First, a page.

Essential Oils

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Birch White-Betula Alba

Family: Betulaceae

Synonyms: B. alba var. pubescens, B.Odorata, B. pendula, European white birch, silver birch.

General Description: Decorative tree, up to 15-20 metres high, with slender branches, silvery-white bark broken into scales and light green oval leaves. The male catkins are 2-5 cms long, the female up to 15 cms long.

Distribution: Native to the northern hemisphere, found throughout Eastern Europe, Russia. Germany, Sweden, Finland, the Baltic coast, northern China and japan.

Other Species: Many cultivars exist of this species of birch. The paper birch (B.papyrifera and B. verrucosa) are also used for the production of birch bud oil and/ or birch tar. NB should not be confused with the soil from the sweet birch (B. lenta) which is potentially toxic.

Herbal/ Folk Tradition: Birch buds were formerly used as a tonic in hair preparations. Birch tar is used in Europe for all types of chronic skin complaints: psoriasis, eczema, etc. In Scandinavia the young birch leaflets and twigs are bound into bundles and used in the sauna to tone the skin and promote circulation.

The sap is also tapped in the spring and drunk as a tonic. Buds, leaves and bark are used for 'rheumatic and arthritic conditions, especially where kidney functions appear to need support...oedematous states,: urinary infections and calculi.

Actions: Anti-inflammatory, antiseptic, cholagogue, diaphoretic, diuretic, febrifuge, tonic.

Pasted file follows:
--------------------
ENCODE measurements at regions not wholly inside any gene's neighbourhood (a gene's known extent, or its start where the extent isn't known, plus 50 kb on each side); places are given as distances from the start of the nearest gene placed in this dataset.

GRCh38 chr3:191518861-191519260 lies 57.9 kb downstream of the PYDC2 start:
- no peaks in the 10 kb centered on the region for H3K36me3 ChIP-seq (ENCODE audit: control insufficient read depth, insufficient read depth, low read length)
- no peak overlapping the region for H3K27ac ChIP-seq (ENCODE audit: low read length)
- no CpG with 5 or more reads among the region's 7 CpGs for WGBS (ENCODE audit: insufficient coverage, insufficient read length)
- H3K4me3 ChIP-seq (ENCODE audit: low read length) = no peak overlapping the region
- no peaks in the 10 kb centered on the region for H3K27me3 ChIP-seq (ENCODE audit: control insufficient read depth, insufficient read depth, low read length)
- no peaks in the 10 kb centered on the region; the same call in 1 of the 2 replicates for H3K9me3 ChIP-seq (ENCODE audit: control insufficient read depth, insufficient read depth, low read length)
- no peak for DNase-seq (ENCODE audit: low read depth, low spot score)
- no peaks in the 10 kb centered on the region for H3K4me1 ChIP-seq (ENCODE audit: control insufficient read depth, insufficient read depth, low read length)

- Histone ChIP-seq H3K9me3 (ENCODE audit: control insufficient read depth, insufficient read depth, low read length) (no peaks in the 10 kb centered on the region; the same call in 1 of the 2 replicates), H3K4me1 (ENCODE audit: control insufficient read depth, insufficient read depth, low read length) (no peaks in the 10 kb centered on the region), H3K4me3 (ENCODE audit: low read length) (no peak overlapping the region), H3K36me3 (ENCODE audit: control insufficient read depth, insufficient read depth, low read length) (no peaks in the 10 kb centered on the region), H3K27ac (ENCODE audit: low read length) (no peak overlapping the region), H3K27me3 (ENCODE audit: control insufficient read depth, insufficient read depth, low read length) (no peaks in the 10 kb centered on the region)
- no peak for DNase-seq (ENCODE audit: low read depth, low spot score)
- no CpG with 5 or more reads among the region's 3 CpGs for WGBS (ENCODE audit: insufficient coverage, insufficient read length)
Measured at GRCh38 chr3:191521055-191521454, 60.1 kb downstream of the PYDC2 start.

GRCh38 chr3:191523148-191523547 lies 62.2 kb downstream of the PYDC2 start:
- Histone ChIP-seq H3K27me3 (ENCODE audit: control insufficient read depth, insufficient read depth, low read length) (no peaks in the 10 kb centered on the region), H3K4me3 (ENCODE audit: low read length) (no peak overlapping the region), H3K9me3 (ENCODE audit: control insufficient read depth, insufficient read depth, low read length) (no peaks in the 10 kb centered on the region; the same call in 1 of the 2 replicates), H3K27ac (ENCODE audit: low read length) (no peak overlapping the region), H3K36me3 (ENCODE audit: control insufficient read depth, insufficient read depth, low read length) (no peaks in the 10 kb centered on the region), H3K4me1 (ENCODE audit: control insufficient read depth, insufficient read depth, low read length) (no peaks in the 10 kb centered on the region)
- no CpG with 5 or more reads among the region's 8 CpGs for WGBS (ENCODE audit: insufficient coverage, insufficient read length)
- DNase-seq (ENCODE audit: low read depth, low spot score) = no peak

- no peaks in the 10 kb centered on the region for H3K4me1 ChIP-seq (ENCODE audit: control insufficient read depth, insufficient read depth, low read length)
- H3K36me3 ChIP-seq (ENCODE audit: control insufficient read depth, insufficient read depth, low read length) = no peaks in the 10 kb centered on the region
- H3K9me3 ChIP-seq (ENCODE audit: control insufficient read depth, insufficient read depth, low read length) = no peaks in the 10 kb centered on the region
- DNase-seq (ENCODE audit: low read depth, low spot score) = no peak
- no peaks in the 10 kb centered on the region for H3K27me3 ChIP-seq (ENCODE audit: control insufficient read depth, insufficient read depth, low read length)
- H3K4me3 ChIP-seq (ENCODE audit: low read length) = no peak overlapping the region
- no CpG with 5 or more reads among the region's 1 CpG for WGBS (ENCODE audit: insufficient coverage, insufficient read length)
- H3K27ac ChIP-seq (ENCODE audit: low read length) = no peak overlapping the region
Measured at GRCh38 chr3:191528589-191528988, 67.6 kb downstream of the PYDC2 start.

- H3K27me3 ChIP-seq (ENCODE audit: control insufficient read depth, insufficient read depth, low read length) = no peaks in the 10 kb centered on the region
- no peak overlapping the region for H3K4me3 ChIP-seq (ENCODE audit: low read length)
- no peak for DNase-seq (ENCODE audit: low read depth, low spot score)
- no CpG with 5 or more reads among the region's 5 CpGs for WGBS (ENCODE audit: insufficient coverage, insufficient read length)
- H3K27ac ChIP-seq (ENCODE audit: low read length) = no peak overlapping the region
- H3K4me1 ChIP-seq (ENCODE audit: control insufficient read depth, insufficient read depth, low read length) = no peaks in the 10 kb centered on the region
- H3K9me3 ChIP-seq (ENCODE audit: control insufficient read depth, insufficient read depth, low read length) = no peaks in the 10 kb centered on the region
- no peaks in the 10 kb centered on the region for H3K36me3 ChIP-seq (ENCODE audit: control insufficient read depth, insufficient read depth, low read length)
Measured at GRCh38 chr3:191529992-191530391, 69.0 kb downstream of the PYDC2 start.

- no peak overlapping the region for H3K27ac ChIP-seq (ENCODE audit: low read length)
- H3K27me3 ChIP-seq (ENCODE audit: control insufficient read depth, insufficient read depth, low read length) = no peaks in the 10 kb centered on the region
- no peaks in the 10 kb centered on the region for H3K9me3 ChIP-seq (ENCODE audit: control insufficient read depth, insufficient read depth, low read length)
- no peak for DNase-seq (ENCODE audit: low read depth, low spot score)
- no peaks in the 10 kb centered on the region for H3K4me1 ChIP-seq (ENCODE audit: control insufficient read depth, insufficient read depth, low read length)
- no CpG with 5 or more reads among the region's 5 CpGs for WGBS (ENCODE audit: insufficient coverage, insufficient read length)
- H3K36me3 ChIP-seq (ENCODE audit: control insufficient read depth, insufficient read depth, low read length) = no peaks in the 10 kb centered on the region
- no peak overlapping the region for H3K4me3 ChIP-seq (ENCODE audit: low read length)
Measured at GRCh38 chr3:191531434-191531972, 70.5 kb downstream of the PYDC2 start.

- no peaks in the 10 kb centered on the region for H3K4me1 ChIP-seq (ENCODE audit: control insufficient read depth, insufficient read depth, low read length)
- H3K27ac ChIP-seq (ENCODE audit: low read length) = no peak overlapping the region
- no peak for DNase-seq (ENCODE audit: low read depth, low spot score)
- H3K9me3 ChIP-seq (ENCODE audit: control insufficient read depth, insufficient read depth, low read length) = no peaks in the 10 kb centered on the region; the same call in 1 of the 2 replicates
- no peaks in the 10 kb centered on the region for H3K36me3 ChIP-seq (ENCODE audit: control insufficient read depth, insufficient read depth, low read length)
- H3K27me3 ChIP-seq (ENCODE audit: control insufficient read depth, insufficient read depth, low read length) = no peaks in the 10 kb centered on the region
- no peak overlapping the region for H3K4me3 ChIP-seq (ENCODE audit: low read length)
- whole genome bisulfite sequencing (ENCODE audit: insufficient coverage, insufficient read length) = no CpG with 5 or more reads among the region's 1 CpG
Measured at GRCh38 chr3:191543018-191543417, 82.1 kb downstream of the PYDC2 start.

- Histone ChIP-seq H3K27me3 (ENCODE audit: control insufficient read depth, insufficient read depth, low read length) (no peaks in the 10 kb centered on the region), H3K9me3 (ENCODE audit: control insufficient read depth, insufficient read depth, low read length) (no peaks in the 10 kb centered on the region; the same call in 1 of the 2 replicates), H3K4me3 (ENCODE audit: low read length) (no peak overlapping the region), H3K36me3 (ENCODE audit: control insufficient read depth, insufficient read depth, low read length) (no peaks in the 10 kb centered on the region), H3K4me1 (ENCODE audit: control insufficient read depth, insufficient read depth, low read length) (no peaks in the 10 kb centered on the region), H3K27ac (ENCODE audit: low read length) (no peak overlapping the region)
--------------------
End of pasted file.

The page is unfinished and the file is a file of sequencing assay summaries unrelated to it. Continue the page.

Extraction: Essential oil by steam distillation from the leaf-buds. Crude birch tar is extracted by slow destructive distillation from the bark; this is subsequently steam distilled to yield a rectified birch tar oil.

Characteristics: Pale yellow, viscous oil with a wood-green balsamic scent. It crystallizes at low temperature. The crude tar is an almost black, thick oily mass. The rectified oil is a brownish-yellow, clear oily liquid with a smoky, tar-like, 'Russian leather' odour. It blends well with other woody and balsamic oils.

Principal Constituents: Mainly betulenol and other sesquiterpenes. In tar oil: phenol, cresol, xylenol, guaiacol, creosol, pyrocatechol, pyrobetulin (which gives the 'leather scent).

Safety Data: Non-toxic, non-irritant, non-sensitizing.

Aromatherapy/Home Use: Skin care: Dermatitis, dull or congested skin, eczema, hair care, psoriasis etc.

Circulation muscles and joints: Accumulation of toxins, arthritis, cellulitis, muscular pain, obesity, oedema, poor circulation, rheumatism.

Other Uses: Birch bud oil is used primarily in hair tonics and shampoos, and some cosmetics for its potential skin-healing effects. The crude tar is used in pharmaceutical preparations, ointments, lotions, etc. for dermatological diseases. It is also used in soap and leather manufacturer - rectified birch tar oil provides the heart for many leather type perfumes and aftershaves.

Reference: The Encyclopedia Of Essential Oils: Julia Lawless.

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